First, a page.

A glacier is an an immense mass of ice which has two zones: the accumulation zone and the percolation zone. In the accumulation zone, it is constantly snowing. In the percolation zone, the glacier looses ice mass due to evaporation and melting. These huge masses of ice move down due to the slope of the valleys in which they are situated and end abruptly in lakes or cliffs, or softly forming terminal moraines. There are Glaciers all over the world, but the Perito Moreno Glacier is a little unique in that it is so accesible, it can be reached easily and the conditions on the, altitude and temperature do not prevent access. It is very stable and therefore safe for us to enter also, the Breaking phenomenon that occurs is also unique and can occur years apart.
When to Visit
The Seasons in South America are the reverse of the northern hemisphere. The Austral Summer; November to March is the most popular time to visit, December and January is High Summer and can be extremely busy. The vast numbers whilst good for local economy put huge pressures on local resources such as accomodation. Trekking in the park is possible in Winter, Spring and Autumn. Settled weather is often recorded during this time with days of lower wind and sunshine, however, winter trekking and camping is advised for the experienced, the snow and cold leaves the peaks and forests at their most photogenic. In bad weather conditions it may be possible to reach El Chalten.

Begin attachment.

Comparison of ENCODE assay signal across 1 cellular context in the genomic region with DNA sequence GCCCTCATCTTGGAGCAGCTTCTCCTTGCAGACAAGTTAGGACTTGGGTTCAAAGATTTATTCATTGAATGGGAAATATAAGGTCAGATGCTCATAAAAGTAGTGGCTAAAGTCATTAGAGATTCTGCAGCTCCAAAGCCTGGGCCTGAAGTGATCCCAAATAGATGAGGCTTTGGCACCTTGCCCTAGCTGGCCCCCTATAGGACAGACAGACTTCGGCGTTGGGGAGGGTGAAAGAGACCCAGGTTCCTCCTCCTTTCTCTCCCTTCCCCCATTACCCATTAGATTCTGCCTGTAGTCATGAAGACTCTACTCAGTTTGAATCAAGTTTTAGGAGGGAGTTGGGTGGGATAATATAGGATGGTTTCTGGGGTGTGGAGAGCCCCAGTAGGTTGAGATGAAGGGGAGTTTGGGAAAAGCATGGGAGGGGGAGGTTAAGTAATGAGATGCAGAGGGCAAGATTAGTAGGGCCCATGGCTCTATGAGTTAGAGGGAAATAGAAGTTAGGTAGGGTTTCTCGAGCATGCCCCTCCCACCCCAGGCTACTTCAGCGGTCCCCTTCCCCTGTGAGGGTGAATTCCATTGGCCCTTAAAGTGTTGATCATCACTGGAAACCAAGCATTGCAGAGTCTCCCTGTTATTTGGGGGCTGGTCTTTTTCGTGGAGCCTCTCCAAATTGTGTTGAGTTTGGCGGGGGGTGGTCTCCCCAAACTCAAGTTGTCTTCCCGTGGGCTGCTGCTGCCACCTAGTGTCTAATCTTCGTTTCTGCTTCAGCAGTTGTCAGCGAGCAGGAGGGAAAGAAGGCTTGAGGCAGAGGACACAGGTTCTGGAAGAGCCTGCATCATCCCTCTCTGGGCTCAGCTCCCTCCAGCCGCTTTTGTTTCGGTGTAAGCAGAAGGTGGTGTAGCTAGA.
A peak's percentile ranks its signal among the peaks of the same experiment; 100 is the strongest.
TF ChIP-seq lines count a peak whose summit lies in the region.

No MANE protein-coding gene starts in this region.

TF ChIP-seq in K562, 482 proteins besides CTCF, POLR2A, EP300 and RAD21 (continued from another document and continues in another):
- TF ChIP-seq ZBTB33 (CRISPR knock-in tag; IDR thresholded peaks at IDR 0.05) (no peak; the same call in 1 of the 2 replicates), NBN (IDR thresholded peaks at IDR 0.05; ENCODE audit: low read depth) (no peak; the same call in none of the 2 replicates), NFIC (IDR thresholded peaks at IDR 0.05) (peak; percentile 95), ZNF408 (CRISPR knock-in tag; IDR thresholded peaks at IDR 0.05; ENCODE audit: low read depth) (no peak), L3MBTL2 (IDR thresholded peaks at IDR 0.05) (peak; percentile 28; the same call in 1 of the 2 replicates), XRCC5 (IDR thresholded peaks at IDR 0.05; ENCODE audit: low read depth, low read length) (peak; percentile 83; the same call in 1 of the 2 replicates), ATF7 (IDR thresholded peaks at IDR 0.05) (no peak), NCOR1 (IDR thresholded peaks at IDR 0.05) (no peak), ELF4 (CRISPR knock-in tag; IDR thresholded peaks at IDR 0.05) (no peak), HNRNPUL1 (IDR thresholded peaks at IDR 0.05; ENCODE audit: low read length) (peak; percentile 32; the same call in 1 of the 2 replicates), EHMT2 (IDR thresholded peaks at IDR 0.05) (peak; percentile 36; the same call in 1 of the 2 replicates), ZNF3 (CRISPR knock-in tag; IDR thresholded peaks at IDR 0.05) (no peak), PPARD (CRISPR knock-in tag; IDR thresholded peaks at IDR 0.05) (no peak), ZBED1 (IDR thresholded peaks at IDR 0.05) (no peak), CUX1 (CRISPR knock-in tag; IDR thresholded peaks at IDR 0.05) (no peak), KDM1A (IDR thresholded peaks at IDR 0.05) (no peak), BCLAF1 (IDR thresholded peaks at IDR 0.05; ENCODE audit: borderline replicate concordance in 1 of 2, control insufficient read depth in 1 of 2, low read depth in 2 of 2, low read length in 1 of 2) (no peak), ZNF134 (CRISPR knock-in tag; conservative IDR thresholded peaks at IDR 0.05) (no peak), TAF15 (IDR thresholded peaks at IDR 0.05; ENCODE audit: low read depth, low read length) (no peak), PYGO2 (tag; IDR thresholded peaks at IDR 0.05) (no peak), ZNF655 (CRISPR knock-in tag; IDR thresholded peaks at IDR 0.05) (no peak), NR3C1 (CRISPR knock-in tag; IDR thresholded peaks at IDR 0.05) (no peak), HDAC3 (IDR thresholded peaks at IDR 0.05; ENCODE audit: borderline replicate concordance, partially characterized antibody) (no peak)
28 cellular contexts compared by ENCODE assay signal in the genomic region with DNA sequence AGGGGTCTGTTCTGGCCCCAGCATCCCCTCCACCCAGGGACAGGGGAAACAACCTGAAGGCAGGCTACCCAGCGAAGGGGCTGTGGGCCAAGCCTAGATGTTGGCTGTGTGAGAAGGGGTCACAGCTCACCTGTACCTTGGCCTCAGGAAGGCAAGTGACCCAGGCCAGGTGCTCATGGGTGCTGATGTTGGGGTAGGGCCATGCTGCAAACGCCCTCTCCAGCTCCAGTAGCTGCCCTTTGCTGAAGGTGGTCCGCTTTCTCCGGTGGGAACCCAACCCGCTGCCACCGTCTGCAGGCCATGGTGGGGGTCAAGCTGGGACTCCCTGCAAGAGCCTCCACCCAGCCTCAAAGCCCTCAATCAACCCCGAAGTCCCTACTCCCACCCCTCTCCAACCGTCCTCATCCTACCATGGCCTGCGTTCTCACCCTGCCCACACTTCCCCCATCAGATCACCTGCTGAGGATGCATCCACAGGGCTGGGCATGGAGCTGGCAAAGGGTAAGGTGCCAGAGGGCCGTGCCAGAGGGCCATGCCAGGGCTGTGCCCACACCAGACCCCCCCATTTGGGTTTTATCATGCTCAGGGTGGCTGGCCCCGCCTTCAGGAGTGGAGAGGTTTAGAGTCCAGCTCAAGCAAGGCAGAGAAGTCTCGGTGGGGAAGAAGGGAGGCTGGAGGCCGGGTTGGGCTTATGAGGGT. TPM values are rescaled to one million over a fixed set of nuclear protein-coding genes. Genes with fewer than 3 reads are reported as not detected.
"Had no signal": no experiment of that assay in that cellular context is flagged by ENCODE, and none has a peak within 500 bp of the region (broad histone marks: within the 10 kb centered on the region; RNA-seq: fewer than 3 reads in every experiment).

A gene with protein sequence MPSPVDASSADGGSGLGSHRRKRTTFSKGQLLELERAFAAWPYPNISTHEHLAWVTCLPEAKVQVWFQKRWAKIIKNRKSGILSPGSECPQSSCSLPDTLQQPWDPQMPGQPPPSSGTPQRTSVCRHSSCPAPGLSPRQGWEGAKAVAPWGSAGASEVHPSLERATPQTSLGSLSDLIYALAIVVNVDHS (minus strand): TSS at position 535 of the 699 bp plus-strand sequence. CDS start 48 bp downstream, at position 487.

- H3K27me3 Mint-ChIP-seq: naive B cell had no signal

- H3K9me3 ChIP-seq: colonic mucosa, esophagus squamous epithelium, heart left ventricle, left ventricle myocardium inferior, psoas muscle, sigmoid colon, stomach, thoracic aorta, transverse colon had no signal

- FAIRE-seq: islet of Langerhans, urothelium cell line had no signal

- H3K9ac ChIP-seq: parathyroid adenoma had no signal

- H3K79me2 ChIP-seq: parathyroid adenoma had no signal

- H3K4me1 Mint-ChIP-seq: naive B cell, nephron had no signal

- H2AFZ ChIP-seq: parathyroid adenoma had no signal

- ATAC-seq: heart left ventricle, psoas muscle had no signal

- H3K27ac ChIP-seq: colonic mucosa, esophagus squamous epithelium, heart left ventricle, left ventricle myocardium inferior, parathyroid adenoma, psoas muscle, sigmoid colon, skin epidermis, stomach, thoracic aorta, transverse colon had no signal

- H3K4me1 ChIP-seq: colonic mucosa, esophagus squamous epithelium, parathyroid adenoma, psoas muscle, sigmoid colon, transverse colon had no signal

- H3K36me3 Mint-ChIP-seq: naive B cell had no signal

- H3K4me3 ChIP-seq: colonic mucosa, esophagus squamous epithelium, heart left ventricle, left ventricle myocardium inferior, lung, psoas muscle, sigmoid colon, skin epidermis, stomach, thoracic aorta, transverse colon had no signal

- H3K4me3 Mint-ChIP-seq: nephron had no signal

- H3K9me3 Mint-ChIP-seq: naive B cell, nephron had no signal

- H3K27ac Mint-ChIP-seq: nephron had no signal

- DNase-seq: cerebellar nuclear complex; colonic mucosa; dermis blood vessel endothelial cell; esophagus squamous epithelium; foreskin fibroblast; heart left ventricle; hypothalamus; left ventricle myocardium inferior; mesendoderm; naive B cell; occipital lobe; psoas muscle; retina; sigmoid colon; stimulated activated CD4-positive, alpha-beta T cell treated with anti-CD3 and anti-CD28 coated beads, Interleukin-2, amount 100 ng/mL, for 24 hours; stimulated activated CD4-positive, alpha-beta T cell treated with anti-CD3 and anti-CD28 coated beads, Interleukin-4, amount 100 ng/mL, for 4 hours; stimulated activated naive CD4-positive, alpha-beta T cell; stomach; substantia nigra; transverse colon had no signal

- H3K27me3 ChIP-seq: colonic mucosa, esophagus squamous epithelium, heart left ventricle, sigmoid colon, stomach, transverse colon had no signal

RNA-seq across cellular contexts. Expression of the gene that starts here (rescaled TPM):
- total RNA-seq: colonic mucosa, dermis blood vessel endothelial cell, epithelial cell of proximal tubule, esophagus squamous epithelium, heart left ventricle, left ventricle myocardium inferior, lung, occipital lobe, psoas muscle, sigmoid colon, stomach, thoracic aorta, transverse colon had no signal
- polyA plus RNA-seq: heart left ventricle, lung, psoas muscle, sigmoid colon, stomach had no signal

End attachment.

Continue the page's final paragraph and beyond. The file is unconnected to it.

I visited in the last weeks of September, and had mixed weather, but enjoyed the quiet trails and cheaper prices.
Supermarkets – there is 1 main supermarket in both El Chalten and also El Calafate, and depending on the season there is a range of restaurants and bakeries.
It is also possible to book many day tours from both, including various Glacier trips, Day tours Kayaking or to Torres del Paine.
Patagonia is somewhere I wish to return as soon as possible. I’ve heard great things from my friends Exploring Kiwis about the Chilean side of Patagonia, specifically the W trek which they recently completed, so this is next on my list!
Love B x